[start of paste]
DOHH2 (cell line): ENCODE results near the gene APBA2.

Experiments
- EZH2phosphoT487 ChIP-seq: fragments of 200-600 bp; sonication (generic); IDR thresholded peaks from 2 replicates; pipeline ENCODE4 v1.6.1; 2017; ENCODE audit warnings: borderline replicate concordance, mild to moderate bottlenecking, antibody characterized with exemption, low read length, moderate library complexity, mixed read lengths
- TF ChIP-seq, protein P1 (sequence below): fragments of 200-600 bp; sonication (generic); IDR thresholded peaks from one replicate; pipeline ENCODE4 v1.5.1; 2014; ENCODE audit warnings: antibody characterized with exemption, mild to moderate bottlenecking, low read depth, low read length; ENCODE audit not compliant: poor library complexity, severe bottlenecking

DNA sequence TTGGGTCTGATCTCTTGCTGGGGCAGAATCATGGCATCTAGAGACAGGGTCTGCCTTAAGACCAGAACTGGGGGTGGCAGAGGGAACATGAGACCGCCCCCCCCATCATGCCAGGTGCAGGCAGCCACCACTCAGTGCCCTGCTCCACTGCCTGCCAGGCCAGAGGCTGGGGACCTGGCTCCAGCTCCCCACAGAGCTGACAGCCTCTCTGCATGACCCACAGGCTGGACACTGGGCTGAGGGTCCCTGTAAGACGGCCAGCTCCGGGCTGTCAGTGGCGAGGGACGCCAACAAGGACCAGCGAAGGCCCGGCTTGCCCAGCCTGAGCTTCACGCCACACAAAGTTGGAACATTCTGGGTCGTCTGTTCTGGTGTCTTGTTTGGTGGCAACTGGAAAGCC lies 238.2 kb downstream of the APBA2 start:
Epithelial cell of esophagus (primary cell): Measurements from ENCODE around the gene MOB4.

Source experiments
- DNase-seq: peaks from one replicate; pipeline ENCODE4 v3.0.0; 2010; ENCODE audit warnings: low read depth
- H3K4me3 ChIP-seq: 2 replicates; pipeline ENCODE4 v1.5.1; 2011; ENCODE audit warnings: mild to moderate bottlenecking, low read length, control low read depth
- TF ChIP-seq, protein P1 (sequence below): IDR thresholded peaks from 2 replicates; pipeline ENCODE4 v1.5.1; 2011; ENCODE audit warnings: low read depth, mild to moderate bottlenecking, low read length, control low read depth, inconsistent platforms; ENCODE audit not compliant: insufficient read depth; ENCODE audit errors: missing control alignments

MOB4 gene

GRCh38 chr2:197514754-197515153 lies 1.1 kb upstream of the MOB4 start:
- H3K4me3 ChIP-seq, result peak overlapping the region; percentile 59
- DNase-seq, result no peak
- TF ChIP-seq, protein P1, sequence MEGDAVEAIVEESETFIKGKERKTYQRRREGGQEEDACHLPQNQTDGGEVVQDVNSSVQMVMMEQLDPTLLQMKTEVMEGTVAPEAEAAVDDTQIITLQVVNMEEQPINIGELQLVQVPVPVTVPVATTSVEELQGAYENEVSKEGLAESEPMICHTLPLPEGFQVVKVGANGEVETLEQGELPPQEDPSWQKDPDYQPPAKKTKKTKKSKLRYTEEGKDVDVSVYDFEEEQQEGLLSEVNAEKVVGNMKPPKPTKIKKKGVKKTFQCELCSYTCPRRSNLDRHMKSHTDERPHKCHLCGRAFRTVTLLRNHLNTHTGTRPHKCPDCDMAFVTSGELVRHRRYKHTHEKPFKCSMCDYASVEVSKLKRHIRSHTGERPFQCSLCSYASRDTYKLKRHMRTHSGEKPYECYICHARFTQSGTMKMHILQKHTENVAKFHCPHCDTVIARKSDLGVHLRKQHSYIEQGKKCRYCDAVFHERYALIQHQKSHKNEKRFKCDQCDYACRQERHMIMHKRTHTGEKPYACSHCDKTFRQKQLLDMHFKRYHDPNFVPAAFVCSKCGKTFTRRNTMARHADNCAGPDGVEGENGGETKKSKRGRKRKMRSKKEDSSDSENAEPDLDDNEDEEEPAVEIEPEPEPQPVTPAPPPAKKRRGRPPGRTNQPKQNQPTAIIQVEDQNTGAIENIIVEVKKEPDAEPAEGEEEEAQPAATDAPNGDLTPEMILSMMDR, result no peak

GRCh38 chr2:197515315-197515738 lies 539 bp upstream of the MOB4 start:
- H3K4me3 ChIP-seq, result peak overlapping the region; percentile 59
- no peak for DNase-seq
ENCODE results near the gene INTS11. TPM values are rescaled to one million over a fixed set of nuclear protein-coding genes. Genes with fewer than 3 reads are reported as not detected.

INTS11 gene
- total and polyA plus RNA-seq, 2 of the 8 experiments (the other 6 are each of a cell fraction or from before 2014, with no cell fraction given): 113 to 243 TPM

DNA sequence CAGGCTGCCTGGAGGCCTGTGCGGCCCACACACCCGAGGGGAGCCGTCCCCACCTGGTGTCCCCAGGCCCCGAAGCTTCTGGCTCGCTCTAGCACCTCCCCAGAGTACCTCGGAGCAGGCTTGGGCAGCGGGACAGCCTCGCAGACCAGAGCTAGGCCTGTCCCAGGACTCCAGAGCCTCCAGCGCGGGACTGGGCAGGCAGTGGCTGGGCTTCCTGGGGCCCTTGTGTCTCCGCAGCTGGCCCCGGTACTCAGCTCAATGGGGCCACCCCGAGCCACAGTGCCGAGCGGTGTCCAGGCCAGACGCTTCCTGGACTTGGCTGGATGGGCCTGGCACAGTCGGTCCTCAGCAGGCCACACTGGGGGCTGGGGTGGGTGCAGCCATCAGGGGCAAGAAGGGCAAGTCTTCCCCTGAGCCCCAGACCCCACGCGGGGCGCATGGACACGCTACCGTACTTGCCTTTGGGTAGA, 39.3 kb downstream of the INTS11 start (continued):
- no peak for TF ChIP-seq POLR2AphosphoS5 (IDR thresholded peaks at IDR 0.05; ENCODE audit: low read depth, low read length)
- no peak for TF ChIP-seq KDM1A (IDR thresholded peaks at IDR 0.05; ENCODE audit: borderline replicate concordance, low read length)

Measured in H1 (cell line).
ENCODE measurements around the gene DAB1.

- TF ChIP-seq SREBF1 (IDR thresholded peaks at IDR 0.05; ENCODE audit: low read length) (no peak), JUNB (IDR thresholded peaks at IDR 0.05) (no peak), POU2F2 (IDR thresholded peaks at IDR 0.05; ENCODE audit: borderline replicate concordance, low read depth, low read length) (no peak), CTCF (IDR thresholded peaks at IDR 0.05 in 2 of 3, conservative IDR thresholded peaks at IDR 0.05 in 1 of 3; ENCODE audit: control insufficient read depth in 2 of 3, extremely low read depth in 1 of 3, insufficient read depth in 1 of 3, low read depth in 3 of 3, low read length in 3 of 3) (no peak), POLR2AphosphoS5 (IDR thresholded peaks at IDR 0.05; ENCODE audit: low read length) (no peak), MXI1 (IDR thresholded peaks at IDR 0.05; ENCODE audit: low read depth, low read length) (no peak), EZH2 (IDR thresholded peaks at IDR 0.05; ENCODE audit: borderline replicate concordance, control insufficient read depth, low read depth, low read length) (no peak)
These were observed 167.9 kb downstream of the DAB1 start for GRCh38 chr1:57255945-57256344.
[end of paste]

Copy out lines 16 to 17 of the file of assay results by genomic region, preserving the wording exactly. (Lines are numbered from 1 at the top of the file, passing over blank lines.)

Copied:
GRCh38 chr2:197515315-197515738 lies 539 bp upstream of the MOB4 start:
- H3K4me3 ChIP-seq, result peak overlapping the region; percentile 59